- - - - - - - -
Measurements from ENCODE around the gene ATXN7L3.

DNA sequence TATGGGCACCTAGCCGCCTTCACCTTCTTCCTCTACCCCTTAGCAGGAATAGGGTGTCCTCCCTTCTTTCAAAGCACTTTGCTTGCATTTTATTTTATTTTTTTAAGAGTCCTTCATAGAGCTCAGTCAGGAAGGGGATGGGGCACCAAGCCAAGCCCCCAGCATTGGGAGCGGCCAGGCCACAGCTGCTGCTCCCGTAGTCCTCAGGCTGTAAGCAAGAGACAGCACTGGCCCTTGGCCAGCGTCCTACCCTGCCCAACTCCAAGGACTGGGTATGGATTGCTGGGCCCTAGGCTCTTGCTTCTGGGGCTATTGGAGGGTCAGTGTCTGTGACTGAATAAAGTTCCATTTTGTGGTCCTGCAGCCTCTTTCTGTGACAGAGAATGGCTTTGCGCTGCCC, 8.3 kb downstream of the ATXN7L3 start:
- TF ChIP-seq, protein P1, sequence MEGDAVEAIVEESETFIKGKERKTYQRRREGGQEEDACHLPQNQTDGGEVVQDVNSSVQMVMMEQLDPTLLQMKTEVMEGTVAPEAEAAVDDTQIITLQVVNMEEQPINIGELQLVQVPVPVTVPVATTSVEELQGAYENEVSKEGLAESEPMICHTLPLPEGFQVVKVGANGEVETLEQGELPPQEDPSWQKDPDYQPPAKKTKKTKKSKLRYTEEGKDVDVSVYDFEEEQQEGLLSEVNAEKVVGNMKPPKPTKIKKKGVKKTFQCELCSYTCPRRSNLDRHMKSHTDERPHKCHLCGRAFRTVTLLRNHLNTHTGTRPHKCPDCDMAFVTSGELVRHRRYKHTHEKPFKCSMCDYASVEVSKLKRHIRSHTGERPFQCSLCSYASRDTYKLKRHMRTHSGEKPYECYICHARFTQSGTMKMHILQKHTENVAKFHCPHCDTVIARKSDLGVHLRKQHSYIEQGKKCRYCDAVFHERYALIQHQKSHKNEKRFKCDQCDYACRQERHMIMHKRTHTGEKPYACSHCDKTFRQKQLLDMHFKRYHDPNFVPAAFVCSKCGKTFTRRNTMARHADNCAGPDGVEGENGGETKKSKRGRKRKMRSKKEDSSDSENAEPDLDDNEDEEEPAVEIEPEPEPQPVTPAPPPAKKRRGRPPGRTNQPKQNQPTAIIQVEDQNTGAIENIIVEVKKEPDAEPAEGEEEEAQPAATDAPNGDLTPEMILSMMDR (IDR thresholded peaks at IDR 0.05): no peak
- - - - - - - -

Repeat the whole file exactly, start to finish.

Measurements from ENCODE around the gene ATXN7L3.

DNA sequence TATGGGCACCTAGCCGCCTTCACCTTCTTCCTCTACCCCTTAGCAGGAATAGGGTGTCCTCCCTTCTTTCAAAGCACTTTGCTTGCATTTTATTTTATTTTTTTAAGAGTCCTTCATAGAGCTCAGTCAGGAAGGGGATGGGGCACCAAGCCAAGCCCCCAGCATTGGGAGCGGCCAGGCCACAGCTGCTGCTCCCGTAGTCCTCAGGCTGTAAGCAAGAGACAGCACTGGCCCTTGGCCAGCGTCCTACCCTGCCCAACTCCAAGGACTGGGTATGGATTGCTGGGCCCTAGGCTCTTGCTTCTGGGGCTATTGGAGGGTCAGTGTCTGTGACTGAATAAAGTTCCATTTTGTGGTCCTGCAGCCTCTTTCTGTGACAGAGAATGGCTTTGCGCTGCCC, 8.3 kb downstream of the ATXN7L3 start:
- TF ChIP-seq, protein P1, sequence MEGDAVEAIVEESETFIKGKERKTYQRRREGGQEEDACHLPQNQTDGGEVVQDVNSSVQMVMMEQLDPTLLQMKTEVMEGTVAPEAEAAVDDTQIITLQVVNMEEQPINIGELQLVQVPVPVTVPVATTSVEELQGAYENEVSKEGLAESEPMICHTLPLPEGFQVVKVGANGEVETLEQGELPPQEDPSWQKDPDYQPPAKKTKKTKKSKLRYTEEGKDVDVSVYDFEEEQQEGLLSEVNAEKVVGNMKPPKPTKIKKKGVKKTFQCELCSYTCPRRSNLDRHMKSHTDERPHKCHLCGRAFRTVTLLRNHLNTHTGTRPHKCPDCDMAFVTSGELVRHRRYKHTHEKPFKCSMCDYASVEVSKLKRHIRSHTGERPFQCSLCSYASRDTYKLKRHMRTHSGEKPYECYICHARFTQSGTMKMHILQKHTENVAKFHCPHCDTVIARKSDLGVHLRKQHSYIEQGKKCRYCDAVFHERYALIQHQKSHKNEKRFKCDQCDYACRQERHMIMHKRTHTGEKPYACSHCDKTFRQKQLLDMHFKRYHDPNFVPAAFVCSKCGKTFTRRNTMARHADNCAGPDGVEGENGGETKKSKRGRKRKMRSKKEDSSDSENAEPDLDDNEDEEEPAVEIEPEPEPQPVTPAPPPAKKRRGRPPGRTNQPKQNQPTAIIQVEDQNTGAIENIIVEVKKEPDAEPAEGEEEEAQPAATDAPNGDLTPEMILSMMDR (IDR thresholded peaks at IDR 0.05): no peak